DENVER - Matt Garza sat at a table in the middle of Coors Field's visiting clubhouse, checking his phone while eating after Sunday's 4-3 loss to the Colorado Rockies.
Perhaps Garza was on "Garza Watch" before the team's flight to Phoenix.
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Edwin Jackson has pitched for eight teams in the last nine seasons, so he knows all about the madness this time of year. A big contract (four years, $52 million) and underperformance (6-11, 5.03 ERA) has kept his name out of the trade rumors.
But team president Theo Epstein and general manager Jed Hoyer believe no one is untouchable, and Twitter has been a game-changer for the industry, spitting out good and bad information.
"It's more probably irritating than a distraction," Jackson said. "You answer the same questions over and over and over. We don't really have any control over what's going to happen. So it's just more frustrating on that end, having to answer the same questions over and over and over when you really don't know what's going on. You don't have a clue. You have to ask the people up top. You have to go to Jed and Theo with those questions."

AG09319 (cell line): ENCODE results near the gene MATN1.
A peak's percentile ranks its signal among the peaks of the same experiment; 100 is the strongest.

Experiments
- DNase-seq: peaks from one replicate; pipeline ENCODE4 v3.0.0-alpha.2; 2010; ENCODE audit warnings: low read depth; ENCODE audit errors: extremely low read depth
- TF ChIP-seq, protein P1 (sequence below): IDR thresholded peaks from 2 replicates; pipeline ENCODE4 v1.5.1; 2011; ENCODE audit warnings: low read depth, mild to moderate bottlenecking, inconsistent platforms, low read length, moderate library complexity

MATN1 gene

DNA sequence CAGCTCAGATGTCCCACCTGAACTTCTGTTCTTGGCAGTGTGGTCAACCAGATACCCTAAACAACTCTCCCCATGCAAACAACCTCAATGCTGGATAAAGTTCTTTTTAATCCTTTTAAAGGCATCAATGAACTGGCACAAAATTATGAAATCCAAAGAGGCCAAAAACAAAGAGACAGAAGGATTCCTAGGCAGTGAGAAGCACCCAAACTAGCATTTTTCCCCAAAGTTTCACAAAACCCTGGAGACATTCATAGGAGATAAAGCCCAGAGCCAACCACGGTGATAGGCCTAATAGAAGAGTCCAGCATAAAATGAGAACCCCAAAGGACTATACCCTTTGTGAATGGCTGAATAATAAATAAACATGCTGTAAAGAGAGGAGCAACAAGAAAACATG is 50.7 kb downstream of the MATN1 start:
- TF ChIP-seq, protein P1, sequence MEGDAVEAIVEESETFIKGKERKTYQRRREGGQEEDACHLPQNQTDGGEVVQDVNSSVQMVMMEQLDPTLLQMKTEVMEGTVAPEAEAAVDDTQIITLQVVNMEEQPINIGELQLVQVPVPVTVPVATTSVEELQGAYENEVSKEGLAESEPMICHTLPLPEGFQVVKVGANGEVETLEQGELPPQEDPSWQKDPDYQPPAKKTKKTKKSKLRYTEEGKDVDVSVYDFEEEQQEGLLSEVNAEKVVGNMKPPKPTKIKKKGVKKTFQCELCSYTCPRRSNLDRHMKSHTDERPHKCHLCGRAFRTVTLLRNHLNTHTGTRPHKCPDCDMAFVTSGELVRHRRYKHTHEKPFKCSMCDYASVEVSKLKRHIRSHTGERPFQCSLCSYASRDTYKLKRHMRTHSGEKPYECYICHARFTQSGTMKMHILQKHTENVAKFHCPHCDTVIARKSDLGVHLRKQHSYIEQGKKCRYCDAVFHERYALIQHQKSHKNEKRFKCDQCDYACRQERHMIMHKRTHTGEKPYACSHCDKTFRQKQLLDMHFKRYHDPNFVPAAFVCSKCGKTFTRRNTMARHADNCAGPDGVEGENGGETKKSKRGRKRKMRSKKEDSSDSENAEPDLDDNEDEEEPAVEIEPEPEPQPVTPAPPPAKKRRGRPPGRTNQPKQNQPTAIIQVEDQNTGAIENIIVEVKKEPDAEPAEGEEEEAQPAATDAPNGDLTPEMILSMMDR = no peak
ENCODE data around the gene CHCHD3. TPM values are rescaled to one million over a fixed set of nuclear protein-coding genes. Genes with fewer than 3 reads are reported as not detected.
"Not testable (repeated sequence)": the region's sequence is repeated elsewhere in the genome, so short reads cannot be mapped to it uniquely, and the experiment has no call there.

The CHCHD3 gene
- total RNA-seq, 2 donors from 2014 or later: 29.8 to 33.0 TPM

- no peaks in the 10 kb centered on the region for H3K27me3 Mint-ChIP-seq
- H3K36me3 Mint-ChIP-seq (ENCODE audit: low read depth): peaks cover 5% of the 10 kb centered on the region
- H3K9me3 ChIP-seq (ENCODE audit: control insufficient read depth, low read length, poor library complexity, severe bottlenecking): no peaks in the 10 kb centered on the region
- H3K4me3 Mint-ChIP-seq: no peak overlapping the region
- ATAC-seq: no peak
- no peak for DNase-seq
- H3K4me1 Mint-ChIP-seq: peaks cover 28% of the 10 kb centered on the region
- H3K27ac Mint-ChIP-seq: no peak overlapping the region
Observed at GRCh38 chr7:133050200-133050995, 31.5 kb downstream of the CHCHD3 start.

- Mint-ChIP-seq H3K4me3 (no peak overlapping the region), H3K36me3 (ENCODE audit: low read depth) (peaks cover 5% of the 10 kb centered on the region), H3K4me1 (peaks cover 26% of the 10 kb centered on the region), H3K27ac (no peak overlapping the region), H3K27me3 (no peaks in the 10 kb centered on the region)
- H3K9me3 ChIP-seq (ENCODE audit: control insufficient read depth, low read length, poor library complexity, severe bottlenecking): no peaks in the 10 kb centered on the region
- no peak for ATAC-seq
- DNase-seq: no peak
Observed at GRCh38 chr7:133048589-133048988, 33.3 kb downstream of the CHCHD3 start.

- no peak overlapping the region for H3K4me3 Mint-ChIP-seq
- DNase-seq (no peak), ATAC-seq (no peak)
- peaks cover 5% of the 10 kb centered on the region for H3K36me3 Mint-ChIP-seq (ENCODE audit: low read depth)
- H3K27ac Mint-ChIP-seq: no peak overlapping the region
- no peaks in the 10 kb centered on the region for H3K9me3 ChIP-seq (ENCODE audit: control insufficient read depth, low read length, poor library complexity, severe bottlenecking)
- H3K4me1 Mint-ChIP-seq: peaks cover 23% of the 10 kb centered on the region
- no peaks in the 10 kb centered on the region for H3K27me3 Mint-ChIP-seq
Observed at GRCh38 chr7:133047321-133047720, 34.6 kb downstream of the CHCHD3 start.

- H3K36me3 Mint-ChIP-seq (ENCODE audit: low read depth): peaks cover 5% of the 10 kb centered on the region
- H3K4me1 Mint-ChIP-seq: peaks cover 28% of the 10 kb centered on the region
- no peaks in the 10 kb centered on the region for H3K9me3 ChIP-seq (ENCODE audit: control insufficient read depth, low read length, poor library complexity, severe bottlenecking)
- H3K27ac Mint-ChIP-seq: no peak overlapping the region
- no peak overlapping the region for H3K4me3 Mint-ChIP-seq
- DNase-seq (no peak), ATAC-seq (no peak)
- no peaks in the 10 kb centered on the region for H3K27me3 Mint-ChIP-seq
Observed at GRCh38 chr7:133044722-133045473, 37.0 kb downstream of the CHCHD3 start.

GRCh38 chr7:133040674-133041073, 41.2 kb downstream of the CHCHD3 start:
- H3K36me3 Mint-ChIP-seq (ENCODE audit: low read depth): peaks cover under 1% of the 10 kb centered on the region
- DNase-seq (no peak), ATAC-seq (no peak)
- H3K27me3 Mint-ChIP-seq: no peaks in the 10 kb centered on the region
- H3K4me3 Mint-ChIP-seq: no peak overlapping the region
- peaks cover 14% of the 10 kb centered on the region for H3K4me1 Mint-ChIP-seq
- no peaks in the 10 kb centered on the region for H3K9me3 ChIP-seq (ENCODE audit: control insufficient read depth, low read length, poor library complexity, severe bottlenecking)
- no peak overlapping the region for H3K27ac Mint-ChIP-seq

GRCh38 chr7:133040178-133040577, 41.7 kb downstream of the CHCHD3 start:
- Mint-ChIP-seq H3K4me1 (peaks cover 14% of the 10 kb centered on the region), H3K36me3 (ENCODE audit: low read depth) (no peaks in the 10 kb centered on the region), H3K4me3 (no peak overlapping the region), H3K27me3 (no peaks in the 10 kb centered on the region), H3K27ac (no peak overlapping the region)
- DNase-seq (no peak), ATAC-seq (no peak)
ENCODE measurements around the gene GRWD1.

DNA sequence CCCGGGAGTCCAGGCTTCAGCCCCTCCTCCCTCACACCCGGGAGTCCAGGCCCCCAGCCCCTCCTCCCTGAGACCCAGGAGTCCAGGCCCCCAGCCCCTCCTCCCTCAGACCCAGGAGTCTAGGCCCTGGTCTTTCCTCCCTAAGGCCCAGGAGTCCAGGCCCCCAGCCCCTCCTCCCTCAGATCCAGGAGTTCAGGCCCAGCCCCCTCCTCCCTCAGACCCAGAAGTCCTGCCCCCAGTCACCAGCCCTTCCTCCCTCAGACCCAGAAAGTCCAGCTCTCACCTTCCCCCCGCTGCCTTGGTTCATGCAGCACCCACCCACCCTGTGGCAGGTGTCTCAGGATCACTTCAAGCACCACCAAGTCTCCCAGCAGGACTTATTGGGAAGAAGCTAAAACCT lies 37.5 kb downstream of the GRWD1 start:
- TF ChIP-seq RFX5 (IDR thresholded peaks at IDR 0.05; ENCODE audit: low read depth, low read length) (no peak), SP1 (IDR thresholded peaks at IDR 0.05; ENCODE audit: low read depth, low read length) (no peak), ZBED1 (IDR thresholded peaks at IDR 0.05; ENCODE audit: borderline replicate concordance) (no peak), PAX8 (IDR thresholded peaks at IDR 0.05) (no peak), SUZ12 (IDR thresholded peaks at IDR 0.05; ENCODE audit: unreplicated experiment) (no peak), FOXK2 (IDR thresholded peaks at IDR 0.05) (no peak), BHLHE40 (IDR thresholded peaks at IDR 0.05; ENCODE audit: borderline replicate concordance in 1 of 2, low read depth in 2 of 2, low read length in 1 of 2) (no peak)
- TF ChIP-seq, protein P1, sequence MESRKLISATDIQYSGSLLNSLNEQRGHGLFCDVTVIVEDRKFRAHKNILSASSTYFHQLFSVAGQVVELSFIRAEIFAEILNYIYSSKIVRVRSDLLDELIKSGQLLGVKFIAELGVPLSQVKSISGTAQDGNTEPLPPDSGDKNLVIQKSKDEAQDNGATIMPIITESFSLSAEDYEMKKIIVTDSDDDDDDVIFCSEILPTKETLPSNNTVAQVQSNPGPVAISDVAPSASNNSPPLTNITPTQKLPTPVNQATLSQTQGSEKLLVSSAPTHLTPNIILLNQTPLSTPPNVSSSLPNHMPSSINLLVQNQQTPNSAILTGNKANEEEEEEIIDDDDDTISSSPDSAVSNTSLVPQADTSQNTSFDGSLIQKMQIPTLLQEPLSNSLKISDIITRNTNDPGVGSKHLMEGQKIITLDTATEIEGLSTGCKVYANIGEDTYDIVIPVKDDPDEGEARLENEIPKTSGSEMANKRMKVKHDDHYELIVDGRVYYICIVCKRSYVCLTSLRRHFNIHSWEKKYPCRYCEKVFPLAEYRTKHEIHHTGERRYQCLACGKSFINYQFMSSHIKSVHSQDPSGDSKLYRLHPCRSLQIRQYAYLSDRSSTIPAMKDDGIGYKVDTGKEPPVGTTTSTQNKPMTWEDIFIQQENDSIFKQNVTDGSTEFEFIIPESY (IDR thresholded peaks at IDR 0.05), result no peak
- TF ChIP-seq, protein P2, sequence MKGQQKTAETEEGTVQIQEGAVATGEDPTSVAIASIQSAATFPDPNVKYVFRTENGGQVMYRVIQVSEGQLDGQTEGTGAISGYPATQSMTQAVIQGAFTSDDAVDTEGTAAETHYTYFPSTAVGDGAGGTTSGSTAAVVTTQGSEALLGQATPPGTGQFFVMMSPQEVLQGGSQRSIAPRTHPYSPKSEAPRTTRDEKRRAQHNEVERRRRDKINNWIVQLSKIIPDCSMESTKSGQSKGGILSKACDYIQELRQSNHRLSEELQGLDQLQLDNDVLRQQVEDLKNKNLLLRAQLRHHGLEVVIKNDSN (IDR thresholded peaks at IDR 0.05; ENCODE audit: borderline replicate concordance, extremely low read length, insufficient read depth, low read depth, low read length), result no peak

Jackson has looked more like the reliable pitcher Cubs executives thought they getting, going seven innings against the Rockies (48-51) and giving up four runs, three earned, while ending a personal three-game winning streak.
Jackson knows getting traded is not necessarily a bad thing. He wound up with a World Series ring after a July 27, 2011 deal that sent him from the White Sox to the St. Louis Cardinals (through the Toronto Blue Jays).
"You have to get ready and prepare," Jackson said. "You can't really worry about stuff you can't control."
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While giving a bounce-back-tomorrow quote after hitting his 14th home run, Anthony Rizzo slipped in a line - "we got, hopefully, Garza pitching" - that framed the upcoming four-game series against the Arizona Diamondbacks.
"(Garza's) handled it really well," Rizzo said. "Outside of the noise in the media, it's just a joke in here. We have fun with it. He's gone about his business the right way and he'll be ready to throw strong tomorrow for us."
The questions will keep coming when manager Dale Sveum does his pregame media session on Monday in the dugout at Chase Field.
"There's no question that you kid around about it," Sveum said. "You hear guys talk about it: 'Hey, am I still here today? I made it through the break. Where am I going?' You hear all the little comments. But (that) goes on in everybody's clubhouse."